Cookware, kitchenware and miracle products
All these THINGS that we are meant to use for cooking. Cookware, kitchenware, miracle products and buy one now and get the second one free. How are we meant to keep up? Where are we meant to keep them? How do we choose which ones to buy and which to ignore? Then there are all the things that we are meant to do. Techniques, processes, flourishes…the pressure!
I have my own ideas about all of this. I trained in restaurant kitchens in a time of simplicity, or scarcity (or shall we say minimalism?) and I have carried that ethos forwards. Gadgets and devices are supposed to save effort, right? But if I have to put down the implement I am using and hunt out another one, I usually think I could probably just carry on using the current one, which in nearly every case is a knife.
I think this is 50 per cent philosophical, and 50 percent efficiency, possibly even laziness. If I can do a job in a simple way, then I am unlikely to complicate it. And if I can make a dish in a homely way, then I am not the person you’ll find studiously imitating professional techniques in my home kitchen.
It might be dotted in a couple of places, but I see a pretty clear line between professional cooking and home cooking. It is situational – firstly, home-cooking is for a small number of diners, and the meal is just done the once, so there’s no need to do vast amounts of prep in advance, in order to produce multiple servings of the dish, one after the other, for a 4 hour stretch. Thank heavens. Secondly, and somewhat sadly, my kitchen just doesn’t seem to contain a brigade of chefs at my beck and call.
What special things can I be bothered with? This’ll have you shaking your head:
Making spice paste from scratch in a food processor – no. Pounding spice paste from scratch using mortar and pestle – yes, absolutely. The main reason is that my mortar lives handily on the benchtop, while the processor is tucked away in a cupboard. I did say it could be laziness.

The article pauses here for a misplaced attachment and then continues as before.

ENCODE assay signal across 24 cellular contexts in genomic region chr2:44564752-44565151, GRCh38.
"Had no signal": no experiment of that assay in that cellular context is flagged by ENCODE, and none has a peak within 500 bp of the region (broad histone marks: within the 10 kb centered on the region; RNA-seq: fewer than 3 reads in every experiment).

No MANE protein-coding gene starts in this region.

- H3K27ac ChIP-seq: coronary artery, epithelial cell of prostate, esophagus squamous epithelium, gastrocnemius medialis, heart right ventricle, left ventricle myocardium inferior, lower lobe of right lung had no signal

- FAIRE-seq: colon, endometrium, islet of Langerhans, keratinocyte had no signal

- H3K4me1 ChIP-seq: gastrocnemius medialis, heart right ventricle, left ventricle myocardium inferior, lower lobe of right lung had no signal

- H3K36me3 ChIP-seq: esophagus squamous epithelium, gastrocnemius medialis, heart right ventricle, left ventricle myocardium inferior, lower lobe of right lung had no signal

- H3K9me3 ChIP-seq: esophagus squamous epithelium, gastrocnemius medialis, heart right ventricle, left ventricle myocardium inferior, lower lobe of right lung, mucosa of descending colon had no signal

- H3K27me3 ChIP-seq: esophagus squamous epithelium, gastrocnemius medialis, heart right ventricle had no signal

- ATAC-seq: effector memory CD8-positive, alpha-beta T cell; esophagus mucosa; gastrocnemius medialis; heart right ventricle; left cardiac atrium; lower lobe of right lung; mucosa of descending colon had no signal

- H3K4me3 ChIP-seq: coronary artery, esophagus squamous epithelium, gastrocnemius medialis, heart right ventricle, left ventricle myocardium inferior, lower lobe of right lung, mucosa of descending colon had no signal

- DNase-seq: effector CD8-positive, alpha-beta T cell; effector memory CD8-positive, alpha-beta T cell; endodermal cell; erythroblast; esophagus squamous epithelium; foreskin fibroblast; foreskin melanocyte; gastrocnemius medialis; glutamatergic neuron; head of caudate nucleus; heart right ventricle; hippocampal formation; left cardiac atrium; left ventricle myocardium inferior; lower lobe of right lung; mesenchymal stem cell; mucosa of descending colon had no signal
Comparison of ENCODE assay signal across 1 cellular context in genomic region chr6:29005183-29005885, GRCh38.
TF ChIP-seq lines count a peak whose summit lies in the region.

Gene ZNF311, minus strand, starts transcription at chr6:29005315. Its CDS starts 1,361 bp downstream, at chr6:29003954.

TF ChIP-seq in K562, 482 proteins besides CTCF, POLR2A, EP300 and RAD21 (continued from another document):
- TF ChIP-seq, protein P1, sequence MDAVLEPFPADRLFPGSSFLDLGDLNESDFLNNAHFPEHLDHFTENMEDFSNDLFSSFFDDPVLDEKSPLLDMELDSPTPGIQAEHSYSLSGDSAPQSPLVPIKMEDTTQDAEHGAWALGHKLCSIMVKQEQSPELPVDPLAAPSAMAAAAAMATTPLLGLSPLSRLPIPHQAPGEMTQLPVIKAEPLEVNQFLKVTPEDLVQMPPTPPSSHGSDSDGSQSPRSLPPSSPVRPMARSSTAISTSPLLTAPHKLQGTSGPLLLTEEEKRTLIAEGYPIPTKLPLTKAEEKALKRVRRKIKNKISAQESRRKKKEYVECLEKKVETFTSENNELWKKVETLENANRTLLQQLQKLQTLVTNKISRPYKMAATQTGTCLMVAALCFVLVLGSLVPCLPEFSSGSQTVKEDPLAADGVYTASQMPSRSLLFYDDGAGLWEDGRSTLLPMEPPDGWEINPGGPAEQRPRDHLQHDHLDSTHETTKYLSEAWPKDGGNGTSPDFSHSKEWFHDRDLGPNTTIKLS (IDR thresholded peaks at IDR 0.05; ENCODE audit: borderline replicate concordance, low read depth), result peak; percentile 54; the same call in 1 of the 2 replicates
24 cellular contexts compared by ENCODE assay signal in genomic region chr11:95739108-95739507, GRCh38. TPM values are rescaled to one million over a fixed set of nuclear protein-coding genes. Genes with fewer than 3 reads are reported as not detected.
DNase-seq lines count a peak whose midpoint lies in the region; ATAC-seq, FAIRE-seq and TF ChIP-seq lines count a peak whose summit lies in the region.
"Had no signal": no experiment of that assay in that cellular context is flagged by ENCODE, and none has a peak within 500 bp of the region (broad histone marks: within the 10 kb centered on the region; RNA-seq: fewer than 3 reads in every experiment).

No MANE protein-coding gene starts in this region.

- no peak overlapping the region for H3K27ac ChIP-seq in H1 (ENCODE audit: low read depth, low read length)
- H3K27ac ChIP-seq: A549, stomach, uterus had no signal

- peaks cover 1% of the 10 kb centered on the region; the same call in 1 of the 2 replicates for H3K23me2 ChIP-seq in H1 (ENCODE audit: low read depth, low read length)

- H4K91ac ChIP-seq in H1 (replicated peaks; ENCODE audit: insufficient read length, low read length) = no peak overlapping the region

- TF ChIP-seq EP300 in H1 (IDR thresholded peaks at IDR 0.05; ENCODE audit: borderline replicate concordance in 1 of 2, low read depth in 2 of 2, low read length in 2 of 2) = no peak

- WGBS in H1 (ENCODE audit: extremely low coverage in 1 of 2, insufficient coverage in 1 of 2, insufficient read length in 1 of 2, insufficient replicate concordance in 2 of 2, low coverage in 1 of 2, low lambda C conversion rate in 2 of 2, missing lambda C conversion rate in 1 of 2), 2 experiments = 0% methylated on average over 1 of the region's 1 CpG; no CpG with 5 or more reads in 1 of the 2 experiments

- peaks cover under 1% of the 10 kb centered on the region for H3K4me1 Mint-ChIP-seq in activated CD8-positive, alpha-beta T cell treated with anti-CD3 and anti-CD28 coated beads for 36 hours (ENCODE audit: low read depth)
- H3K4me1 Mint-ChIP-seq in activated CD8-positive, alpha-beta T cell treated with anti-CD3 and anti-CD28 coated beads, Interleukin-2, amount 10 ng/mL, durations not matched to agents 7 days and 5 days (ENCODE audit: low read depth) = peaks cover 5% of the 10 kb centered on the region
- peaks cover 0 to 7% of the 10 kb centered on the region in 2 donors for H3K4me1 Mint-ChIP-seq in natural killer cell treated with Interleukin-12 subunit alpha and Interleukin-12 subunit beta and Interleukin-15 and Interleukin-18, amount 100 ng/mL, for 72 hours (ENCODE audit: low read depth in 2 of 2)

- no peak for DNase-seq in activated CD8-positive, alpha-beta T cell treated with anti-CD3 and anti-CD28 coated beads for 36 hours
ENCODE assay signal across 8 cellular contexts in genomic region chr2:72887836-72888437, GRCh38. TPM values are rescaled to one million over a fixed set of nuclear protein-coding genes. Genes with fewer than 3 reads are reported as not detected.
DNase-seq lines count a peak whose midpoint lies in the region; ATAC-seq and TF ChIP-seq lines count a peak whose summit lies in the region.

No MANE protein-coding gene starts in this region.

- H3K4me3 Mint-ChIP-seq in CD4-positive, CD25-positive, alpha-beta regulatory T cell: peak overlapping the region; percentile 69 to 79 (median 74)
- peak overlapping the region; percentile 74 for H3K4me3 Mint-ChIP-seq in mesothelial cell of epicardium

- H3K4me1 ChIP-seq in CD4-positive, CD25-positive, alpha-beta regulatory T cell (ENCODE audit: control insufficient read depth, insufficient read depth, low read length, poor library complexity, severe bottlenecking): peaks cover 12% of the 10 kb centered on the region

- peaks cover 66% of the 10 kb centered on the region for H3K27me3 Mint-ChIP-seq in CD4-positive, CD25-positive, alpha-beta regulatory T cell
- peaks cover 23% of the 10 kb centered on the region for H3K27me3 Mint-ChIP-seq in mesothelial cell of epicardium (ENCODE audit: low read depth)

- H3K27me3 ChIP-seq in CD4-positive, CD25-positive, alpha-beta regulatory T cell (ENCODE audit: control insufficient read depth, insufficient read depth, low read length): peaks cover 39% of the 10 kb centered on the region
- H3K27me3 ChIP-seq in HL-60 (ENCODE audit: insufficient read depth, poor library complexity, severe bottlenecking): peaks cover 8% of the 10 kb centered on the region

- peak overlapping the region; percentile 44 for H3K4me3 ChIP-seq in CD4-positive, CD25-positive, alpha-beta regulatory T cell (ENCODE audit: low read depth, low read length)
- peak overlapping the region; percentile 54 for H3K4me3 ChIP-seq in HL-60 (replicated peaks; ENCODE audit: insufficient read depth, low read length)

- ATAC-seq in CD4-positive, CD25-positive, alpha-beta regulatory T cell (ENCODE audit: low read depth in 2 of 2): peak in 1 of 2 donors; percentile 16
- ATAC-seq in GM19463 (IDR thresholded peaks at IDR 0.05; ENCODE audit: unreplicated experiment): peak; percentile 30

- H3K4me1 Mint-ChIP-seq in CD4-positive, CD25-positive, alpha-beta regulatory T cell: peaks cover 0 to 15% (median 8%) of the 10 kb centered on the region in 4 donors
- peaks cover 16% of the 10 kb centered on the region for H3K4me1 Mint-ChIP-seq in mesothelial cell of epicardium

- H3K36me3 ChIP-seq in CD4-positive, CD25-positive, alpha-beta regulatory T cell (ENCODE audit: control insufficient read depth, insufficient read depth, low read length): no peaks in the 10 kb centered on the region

Retarding bread dough – yes yes yes. As a lifelong procrastinator, what could be more rewarding than a bread dough that is actually improved by popping it in the fridge and leaving it until the next day? Sourdough is my friend.
Gadgets, gizmos and gimmicks – generally speaking – no. If I can do it using a knife, then that’s how I’ll do it. If I can do it by hand, then that is probably how I’ll do it. However, I have a few gadgets that I swear by: one of those ultra-sharp Swiss steel vegetable peelers (T-shaped), a pincer-action lime press, and my nostalgia-meets-efficiency, old-fashioned glass lemon squeezer.
That’s not all. A stick blender is exactly the right tool for whipping up a quick batch of hummus, and even though that is almost the only job I do with it, I still keep it in a priority position, because sometimes I just need hummus. Silicone spatulas –I love them.
I’ve got my eye on one more little helper – it’s a version of the Swiss peeler, this time with vicious teeth. It shreds things superfast, so it is perfect for making green mango or green papaya salads, as well as for shredding carrot for coleslaw, or shredding cucumber, potato – anything that is disappointingly pulpy when grated. Although I never grate carrot for coleslaw – yes, it’s a knife job. Don’t say I’m not dedicated. Speaking of grating: microplanes. Marvellous things.
Non-stick pans. I used to think they were a cop-out, but now that I have some very good ones, there is a place for them in my heart and more particularly in my kitchen. But it is a particular place. I don’t use them willy nilly: how about those tv chefs who use them for everything, stirring away with metal spoons that must surely wreck them in the first 10 minutes? I can hardly watch… I do think you can non-stick panfry a pork or veal cutlet to perfect, (oil-free) browned tenderness, and you can do that gently over a medium heat, without having to use a very high heat to achieve browning. Non-stick pans do a good job of fritter-y things like fishcakes and hotcakes, too.
Copper pans – nothing beats them for responsive temperature control, and I don’t ever want to do without the copper omelette pan, in particular. It is very lucky that I live with someone who likes polishing the copper, though. Polishing the copper could potentially sit in my “can’t be bothered” column.
Sous vide machine for ‘the perfect poached egg’? Oh, come on. That is for restaurants.